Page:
1. Use thick variety poha to prepare this. Thin variety poha is good for snacks like chivda and not suitable for this dish. It turns mushy if soaked in water.
2. Lemon juice and sugar are optional. Leave them out if you don't prefer those flavors in poha.
3. Skipping potatoes from the recipe would give you the plain poha recipe. To make the dish more wholesome, you can add other vegetables like finely chopped carrots, green beans and carrots along with potatoes.
4. Even some fresh, shredded coconut can be added to this poha. Add along with poha at the final stages of the cooking. 

Check here to see what my fellow marathoners are cooking during Blogging Marathon #48.


Sunday, January 11, 2015

Podi Idli

It is snowing outside my window as I am writing this post. In fact, we woke up to a temperature of about negative 30 deg C, the day I made these idlis. The weather we have right now is not the kind that is conducive for idli and dosa batter fermentation. The subzero temperatures and wind chills are not however stopping me from trying out these south Indian signature dishes in my kitchen. A warm oven and longer hours of fermentation (than usual) are yielding me somewhat "close to perfect" kind of batters in this harsh climate. And so I am here with a 'idli' based evening snack for this week's blogging marathon with the theme of Indian Tiffin dishes.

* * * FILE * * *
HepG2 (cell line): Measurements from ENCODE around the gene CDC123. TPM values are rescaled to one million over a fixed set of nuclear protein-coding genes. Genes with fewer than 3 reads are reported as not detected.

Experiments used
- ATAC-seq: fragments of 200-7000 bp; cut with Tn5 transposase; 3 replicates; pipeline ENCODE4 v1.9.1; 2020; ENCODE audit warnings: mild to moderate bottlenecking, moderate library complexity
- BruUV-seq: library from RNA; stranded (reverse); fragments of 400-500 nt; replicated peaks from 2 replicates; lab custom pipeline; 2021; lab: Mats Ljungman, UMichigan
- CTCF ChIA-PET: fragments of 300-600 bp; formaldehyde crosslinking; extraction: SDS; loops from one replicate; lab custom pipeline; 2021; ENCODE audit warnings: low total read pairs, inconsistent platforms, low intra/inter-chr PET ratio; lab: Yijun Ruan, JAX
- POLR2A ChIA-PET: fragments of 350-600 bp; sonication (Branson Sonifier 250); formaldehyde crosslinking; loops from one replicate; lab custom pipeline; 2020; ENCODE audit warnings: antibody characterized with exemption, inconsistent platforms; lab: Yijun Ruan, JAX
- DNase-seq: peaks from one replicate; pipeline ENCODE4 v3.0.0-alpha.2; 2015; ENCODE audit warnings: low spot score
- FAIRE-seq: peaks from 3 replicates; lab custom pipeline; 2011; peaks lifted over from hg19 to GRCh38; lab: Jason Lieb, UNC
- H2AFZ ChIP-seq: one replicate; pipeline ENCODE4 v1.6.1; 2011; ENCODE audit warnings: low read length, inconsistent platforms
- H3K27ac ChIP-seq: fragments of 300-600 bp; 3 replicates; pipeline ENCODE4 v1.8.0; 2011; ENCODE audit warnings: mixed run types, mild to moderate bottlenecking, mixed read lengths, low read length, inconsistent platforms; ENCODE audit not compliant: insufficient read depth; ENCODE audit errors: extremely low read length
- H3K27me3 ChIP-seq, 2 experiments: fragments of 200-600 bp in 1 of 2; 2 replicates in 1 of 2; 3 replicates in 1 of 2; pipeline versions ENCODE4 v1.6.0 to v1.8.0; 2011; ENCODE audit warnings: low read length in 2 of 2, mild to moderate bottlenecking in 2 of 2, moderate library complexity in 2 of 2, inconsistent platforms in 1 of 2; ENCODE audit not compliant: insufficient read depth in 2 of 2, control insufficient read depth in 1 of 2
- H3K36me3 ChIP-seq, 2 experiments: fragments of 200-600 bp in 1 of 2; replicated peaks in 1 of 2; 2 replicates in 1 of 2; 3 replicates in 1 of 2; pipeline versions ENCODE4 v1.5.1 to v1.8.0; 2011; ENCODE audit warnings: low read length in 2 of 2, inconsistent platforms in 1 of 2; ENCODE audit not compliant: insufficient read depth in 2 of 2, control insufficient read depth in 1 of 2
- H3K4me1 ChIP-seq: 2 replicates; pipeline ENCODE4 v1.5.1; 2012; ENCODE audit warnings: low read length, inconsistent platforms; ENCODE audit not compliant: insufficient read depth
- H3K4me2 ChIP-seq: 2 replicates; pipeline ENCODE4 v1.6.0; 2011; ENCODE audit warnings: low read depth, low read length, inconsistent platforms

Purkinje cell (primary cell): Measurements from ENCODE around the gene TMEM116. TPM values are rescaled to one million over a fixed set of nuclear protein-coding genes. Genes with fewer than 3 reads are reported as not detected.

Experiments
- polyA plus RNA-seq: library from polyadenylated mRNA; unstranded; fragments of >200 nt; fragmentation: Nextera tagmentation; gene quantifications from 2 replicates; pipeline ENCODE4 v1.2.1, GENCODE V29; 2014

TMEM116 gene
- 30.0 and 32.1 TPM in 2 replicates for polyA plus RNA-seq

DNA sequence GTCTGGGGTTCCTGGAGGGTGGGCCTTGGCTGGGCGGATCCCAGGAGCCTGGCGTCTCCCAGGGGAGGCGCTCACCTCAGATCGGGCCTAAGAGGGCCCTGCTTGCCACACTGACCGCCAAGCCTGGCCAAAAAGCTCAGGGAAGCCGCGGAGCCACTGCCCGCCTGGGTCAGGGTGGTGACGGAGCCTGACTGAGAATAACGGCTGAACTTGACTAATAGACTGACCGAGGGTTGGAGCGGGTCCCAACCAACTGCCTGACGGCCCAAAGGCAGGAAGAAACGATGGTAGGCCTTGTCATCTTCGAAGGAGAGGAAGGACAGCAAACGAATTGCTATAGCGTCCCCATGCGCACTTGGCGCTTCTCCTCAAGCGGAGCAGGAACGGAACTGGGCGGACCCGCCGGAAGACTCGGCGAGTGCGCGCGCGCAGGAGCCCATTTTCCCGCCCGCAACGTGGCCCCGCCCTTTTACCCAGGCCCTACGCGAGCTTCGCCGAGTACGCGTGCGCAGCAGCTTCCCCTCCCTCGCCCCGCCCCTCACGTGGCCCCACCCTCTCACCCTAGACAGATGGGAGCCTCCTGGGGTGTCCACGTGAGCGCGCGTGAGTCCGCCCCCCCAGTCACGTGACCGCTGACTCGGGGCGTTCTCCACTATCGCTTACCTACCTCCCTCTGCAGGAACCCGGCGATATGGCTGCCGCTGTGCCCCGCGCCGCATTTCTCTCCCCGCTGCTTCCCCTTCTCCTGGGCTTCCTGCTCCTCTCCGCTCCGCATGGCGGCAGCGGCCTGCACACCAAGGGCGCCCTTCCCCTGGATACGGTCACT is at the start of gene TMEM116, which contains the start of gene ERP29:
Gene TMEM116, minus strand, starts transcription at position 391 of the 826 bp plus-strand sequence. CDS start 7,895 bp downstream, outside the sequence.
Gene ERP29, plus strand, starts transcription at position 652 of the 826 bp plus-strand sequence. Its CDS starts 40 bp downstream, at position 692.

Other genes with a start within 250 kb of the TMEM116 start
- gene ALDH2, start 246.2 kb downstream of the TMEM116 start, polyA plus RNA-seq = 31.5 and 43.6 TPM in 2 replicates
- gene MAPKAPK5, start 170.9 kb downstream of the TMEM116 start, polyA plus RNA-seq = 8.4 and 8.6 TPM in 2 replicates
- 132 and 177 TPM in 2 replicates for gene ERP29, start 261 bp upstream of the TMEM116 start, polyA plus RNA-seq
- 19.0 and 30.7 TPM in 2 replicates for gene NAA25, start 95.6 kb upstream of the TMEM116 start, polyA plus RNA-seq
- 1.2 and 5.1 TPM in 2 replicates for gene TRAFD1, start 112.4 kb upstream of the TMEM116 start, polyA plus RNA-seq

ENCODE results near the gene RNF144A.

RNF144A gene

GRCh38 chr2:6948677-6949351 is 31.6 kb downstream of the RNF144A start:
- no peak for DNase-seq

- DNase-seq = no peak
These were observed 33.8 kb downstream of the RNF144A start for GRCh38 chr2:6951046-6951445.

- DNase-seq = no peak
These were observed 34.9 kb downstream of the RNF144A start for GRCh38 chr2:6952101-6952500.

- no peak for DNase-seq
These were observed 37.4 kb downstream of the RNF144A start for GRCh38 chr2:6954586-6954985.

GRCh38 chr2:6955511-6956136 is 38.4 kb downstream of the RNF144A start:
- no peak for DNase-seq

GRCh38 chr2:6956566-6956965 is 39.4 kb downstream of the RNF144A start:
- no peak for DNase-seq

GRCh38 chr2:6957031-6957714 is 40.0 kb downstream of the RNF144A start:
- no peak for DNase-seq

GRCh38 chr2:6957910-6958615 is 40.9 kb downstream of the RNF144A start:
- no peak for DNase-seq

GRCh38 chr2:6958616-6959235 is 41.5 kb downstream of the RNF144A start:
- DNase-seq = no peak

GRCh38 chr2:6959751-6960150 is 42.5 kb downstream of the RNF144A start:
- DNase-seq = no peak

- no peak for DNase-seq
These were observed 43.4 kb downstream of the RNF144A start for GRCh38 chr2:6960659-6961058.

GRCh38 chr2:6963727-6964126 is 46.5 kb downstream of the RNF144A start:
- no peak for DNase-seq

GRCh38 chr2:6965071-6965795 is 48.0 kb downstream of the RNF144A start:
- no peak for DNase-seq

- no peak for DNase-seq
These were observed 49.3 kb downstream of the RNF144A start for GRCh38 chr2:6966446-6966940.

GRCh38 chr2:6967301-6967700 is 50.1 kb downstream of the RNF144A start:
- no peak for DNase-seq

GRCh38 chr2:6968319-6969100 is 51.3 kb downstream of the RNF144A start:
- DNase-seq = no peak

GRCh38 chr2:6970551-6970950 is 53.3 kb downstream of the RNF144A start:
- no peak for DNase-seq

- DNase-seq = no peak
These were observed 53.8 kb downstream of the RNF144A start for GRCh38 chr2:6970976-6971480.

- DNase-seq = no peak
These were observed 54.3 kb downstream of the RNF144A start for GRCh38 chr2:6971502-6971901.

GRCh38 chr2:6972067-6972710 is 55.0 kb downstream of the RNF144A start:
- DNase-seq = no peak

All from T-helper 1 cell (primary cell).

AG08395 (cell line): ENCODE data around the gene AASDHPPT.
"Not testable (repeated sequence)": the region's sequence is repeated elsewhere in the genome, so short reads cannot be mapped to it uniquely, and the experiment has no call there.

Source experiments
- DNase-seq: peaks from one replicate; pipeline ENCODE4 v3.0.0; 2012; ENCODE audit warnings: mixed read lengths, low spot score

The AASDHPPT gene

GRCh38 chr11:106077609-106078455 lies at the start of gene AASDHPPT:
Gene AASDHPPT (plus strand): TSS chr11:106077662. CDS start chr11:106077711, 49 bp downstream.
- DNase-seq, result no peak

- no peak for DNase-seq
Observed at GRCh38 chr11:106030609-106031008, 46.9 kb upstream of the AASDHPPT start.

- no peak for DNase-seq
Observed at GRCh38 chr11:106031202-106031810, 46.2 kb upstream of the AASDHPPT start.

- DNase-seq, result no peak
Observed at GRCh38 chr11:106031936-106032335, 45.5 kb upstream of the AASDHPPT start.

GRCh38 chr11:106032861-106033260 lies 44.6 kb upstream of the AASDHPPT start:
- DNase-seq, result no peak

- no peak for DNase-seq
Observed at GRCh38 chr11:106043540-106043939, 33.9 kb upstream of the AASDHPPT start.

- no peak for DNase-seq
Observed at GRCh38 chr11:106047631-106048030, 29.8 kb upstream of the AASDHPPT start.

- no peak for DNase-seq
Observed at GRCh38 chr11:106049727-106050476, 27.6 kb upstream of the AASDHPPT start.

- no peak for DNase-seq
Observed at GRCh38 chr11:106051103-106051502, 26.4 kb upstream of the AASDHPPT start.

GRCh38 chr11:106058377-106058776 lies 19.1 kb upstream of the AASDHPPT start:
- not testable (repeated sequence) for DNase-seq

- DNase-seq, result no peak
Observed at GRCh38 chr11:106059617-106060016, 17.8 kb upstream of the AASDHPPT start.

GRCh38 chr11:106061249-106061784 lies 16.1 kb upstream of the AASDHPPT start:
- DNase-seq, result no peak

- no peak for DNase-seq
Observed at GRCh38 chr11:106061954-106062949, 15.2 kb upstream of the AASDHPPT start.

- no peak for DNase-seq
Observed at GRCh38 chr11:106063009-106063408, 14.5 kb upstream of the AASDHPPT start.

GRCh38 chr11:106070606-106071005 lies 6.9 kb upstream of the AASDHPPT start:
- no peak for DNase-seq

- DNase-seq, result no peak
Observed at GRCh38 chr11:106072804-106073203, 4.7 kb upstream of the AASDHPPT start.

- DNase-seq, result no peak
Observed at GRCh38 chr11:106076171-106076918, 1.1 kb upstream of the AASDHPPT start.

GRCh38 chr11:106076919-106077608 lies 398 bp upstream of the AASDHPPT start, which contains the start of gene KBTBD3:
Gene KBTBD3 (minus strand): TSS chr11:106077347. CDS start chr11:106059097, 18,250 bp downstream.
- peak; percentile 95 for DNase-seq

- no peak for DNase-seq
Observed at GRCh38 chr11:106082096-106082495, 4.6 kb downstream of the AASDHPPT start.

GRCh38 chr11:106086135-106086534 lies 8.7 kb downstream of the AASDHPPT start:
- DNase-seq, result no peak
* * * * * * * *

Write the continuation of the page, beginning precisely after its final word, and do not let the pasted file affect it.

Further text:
Usually I prepare a large batch of idlis and freeze them to use later during time constraints, either as a breakfast or to prepare an evening snack. Recently I had some leftover mini idlis and used them to prepare this podi idli. Podi idli is a dish inspired from Tamilian kitchens and uses leftover idlis and milagai podi to create a quick and yummy snack. It tastes altogether different from it's base dish 'idli' and hence provides a variety to taste buds for those who are tired of eating idlis.

Button Idlis / Mini Idlis (About 25)
1 tbsp oil
1/2 tsp mustard seeds